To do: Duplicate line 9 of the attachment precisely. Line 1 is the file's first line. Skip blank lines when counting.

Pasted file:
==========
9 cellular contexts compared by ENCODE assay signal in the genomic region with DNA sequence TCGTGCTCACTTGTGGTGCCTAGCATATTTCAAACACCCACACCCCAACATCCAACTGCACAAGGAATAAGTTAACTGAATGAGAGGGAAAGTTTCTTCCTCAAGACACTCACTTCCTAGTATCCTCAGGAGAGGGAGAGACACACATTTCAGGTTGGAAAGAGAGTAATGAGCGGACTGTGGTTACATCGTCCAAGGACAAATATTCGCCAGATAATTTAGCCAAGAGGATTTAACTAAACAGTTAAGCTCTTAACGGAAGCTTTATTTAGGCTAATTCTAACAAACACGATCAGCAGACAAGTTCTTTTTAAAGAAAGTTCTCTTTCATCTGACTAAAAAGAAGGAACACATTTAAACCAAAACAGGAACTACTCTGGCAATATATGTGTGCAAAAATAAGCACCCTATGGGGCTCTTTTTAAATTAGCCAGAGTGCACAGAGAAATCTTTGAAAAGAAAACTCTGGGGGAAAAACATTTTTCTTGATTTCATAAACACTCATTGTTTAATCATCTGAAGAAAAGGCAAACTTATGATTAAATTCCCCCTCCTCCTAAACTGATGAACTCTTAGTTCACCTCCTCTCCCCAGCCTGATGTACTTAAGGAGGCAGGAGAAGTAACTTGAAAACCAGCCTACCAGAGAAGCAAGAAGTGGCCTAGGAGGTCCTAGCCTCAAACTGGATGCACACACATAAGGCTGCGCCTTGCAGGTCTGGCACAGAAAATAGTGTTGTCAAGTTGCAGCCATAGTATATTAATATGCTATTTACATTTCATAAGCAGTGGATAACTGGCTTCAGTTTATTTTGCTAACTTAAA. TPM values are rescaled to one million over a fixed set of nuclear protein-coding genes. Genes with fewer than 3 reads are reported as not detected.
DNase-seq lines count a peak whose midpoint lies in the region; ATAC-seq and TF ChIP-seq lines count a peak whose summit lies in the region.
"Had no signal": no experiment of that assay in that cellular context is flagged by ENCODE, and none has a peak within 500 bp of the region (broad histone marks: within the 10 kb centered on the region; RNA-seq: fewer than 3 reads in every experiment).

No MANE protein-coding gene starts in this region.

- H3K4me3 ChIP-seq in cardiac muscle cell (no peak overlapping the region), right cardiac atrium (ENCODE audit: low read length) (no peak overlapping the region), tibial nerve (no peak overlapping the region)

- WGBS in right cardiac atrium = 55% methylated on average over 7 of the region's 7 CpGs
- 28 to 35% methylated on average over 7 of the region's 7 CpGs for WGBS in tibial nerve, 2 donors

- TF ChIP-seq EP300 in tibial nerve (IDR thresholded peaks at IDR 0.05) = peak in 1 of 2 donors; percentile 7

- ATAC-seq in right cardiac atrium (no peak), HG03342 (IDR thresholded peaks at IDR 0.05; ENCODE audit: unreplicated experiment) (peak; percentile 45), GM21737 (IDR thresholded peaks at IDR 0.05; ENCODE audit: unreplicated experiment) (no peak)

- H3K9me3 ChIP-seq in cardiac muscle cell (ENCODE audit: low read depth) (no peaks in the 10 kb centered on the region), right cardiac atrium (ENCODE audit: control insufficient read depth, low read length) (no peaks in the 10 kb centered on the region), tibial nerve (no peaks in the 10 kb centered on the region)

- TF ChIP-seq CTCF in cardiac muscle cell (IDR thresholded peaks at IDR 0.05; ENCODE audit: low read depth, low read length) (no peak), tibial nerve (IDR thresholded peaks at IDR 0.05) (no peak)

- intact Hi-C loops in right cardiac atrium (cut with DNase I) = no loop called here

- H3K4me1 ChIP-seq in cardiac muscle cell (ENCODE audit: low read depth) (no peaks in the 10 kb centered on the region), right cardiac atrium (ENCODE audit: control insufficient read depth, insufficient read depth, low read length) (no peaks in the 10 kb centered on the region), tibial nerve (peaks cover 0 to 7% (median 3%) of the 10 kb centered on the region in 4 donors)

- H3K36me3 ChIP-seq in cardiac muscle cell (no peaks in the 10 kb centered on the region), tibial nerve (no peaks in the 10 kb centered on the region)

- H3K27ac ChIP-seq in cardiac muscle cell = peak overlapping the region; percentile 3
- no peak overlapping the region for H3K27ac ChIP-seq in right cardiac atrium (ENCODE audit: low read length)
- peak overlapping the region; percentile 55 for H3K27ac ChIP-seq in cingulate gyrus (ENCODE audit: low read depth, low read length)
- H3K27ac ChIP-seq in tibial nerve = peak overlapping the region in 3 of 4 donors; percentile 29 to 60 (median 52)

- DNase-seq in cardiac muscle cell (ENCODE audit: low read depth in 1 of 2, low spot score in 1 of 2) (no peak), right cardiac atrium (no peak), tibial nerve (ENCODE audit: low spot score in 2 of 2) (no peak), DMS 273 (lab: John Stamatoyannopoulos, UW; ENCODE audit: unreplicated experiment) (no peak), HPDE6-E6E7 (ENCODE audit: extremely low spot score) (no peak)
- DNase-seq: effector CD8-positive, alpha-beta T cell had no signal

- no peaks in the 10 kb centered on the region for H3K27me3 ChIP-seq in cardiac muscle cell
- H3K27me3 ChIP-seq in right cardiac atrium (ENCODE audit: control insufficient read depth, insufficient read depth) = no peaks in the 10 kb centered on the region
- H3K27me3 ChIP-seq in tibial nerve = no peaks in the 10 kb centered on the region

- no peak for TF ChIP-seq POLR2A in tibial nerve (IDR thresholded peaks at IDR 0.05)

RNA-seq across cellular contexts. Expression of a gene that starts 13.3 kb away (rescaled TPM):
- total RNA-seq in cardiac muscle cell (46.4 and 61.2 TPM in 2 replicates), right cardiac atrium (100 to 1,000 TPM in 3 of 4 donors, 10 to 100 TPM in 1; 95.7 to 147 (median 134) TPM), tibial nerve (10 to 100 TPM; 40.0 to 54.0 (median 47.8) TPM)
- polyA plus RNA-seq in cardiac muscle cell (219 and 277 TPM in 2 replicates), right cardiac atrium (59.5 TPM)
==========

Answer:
- ATAC-seq in right cardiac atrium (no peak), HG03342 (IDR thresholded peaks at IDR 0.05; ENCODE audit: unreplicated experiment) (peak; percentile 45), GM21737 (IDR thresholded peaks at IDR 0.05; ENCODE audit: unreplicated experiment) (no peak)